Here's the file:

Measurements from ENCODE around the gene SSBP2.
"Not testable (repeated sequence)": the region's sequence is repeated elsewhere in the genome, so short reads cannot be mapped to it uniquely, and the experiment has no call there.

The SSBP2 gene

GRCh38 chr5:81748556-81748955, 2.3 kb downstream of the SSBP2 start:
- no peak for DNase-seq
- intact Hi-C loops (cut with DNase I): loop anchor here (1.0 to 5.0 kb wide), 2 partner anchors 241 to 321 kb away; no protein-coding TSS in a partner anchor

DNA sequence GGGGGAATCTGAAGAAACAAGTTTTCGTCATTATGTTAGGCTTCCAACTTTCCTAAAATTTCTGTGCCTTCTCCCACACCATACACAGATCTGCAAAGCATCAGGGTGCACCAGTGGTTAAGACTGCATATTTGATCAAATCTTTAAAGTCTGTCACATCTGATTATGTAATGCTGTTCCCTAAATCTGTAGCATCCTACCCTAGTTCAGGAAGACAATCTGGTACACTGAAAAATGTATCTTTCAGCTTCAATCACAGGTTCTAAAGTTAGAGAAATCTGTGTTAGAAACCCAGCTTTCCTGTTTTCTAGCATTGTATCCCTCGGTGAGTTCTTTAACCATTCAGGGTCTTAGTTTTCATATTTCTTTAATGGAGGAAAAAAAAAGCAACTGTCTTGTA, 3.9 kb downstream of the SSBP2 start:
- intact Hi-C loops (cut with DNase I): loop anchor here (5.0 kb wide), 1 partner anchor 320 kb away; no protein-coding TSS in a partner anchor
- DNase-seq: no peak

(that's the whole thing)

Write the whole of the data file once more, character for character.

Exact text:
Measurements from ENCODE around the gene SSBP2.
"Not testable (repeated sequence)": the region's sequence is repeated elsewhere in the genome, so short reads cannot be mapped to it uniquely, and the experiment has no call there.

The SSBP2 gene

GRCh38 chr5:81748556-81748955, 2.3 kb downstream of the SSBP2 start:
- no peak for DNase-seq
- intact Hi-C loops (cut with DNase I): loop anchor here (1.0 to 5.0 kb wide), 2 partner anchors 241 to 321 kb away; no protein-coding TSS in a partner anchor

DNA sequence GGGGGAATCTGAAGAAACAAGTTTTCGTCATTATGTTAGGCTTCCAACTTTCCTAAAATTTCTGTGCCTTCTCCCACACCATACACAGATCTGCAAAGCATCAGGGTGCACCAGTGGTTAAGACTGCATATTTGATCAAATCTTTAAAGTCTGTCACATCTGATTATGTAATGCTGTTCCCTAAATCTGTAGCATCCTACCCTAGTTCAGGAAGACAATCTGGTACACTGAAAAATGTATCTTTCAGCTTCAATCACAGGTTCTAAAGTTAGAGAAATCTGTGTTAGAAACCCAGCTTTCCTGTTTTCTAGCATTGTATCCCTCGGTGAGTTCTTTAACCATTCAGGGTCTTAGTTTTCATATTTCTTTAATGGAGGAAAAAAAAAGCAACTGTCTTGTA, 3.9 kb downstream of the SSBP2 start:
- intact Hi-C loops (cut with DNase I): loop anchor here (5.0 kb wide), 1 partner anchor 320 kb away; no protein-coding TSS in a partner anchor
- DNase-seq: no peak